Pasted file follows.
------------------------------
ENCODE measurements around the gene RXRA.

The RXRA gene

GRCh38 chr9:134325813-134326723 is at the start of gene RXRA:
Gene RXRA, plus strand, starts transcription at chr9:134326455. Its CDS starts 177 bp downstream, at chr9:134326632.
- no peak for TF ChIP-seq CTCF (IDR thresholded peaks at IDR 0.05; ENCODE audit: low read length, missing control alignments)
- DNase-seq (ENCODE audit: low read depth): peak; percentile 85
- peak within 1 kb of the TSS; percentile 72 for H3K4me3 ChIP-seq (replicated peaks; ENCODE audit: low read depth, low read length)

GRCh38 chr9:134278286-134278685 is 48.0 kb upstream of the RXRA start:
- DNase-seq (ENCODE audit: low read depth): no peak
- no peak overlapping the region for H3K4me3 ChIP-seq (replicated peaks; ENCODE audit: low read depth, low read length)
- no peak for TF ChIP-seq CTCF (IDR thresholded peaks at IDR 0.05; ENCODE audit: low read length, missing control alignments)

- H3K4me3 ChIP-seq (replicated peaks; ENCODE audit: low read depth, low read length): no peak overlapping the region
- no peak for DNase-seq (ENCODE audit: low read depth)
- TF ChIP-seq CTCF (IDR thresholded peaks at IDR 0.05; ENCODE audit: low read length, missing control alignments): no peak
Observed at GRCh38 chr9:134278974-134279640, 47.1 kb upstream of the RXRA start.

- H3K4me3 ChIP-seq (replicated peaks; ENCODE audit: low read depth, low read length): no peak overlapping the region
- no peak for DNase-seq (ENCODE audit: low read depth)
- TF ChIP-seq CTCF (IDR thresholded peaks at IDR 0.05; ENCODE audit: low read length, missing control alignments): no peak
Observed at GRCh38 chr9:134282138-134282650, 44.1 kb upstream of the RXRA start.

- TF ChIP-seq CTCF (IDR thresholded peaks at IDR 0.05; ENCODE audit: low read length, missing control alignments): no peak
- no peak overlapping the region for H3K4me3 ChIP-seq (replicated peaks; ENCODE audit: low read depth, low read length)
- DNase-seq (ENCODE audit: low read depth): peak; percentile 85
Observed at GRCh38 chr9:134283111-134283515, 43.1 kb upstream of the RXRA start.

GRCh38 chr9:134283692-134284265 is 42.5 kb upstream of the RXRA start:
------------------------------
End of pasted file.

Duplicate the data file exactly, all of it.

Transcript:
ENCODE measurements around the gene RXRA.

The RXRA gene

GRCh38 chr9:134325813-134326723 is at the start of gene RXRA:
Gene RXRA, plus strand, starts transcription at chr9:134326455. Its CDS starts 177 bp downstream, at chr9:134326632.
- no peak for TF ChIP-seq CTCF (IDR thresholded peaks at IDR 0.05; ENCODE audit: low read length, missing control alignments)
- DNase-seq (ENCODE audit: low read depth): peak; percentile 85
- peak within 1 kb of the TSS; percentile 72 for H3K4me3 ChIP-seq (replicated peaks; ENCODE audit: low read depth, low read length)

GRCh38 chr9:134278286-134278685 is 48.0 kb upstream of the RXRA start:
- DNase-seq (ENCODE audit: low read depth): no peak
- no peak overlapping the region for H3K4me3 ChIP-seq (replicated peaks; ENCODE audit: low read depth, low read length)
- no peak for TF ChIP-seq CTCF (IDR thresholded peaks at IDR 0.05; ENCODE audit: low read length, missing control alignments)

- H3K4me3 ChIP-seq (replicated peaks; ENCODE audit: low read depth, low read length): no peak overlapping the region
- no peak for DNase-seq (ENCODE audit: low read depth)
- TF ChIP-seq CTCF (IDR thresholded peaks at IDR 0.05; ENCODE audit: low read length, missing control alignments): no peak
Observed at GRCh38 chr9:134278974-134279640, 47.1 kb upstream of the RXRA start.

- H3K4me3 ChIP-seq (replicated peaks; ENCODE audit: low read depth, low read length): no peak overlapping the region
- no peak for DNase-seq (ENCODE audit: low read depth)
- TF ChIP-seq CTCF (IDR thresholded peaks at IDR 0.05; ENCODE audit: low read length, missing control alignments): no peak
Observed at GRCh38 chr9:134282138-134282650, 44.1 kb upstream of the RXRA start.

- TF ChIP-seq CTCF (IDR thresholded peaks at IDR 0.05; ENCODE audit: low read length, missing control alignments): no peak
- no peak overlapping the region for H3K4me3 ChIP-seq (replicated peaks; ENCODE audit: low read depth, low read length)
- DNase-seq (ENCODE audit: low read depth): peak; percentile 85
Observed at GRCh38 chr9:134283111-134283515, 43.1 kb upstream of the RXRA start.

GRCh38 chr9:134283692-134284265 is 42.5 kb upstream of the RXRA start: